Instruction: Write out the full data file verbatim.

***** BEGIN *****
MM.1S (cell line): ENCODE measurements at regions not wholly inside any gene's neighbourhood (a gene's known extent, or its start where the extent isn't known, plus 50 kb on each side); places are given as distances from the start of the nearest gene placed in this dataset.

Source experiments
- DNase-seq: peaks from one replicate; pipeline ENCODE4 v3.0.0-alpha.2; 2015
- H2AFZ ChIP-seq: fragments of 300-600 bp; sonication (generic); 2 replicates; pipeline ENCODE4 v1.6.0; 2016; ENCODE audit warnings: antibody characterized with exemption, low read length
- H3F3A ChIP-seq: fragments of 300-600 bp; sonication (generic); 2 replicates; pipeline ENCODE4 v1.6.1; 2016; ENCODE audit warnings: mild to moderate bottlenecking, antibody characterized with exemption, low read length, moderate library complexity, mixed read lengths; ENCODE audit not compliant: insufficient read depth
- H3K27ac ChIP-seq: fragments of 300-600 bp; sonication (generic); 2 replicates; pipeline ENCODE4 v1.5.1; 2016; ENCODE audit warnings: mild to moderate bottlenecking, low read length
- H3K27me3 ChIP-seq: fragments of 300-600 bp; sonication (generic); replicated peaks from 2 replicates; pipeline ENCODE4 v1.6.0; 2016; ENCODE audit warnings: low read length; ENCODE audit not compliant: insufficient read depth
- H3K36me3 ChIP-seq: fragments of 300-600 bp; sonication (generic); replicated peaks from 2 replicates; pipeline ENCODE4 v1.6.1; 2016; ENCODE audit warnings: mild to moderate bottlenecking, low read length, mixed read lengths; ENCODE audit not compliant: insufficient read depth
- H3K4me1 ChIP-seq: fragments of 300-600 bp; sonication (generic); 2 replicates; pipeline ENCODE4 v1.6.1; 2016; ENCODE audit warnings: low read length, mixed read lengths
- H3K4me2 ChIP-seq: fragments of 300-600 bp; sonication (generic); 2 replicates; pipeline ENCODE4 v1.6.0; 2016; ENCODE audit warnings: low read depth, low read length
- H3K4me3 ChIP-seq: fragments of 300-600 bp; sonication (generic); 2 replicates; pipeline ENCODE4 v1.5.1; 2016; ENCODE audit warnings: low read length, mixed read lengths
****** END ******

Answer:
MM.1S (cell line): ENCODE measurements at regions not wholly inside any gene's neighbourhood (a gene's known extent, or its start where the extent isn't known, plus 50 kb on each side); places are given as distances from the start of the nearest gene placed in this dataset.

Source experiments
- DNase-seq: peaks from one replicate; pipeline ENCODE4 v3.0.0-alpha.2; 2015
- H2AFZ ChIP-seq: fragments of 300-600 bp; sonication (generic); 2 replicates; pipeline ENCODE4 v1.6.0; 2016; ENCODE audit warnings: antibody characterized with exemption, low read length
- H3F3A ChIP-seq: fragments of 300-600 bp; sonication (generic); 2 replicates; pipeline ENCODE4 v1.6.1; 2016; ENCODE audit warnings: mild to moderate bottlenecking, antibody characterized with exemption, low read length, moderate library complexity, mixed read lengths; ENCODE audit not compliant: insufficient read depth
- H3K27ac ChIP-seq: fragments of 300-600 bp; sonication (generic); 2 replicates; pipeline ENCODE4 v1.5.1; 2016; ENCODE audit warnings: mild to moderate bottlenecking, low read length
- H3K27me3 ChIP-seq: fragments of 300-600 bp; sonication (generic); replicated peaks from 2 replicates; pipeline ENCODE4 v1.6.0; 2016; ENCODE audit warnings: low read length; ENCODE audit not compliant: insufficient read depth
- H3K36me3 ChIP-seq: fragments of 300-600 bp; sonication (generic); replicated peaks from 2 replicates; pipeline ENCODE4 v1.6.1; 2016; ENCODE audit warnings: mild to moderate bottlenecking, low read length, mixed read lengths; ENCODE audit not compliant: insufficient read depth
- H3K4me1 ChIP-seq: fragments of 300-600 bp; sonication (generic); 2 replicates; pipeline ENCODE4 v1.6.1; 2016; ENCODE audit warnings: low read length, mixed read lengths
- H3K4me2 ChIP-seq: fragments of 300-600 bp; sonication (generic); 2 replicates; pipeline ENCODE4 v1.6.0; 2016; ENCODE audit warnings: low read depth, low read length
- H3K4me3 ChIP-seq: fragments of 300-600 bp; sonication (generic); 2 replicates; pipeline ENCODE4 v1.5.1; 2016; ENCODE audit warnings: low read length, mixed read lengths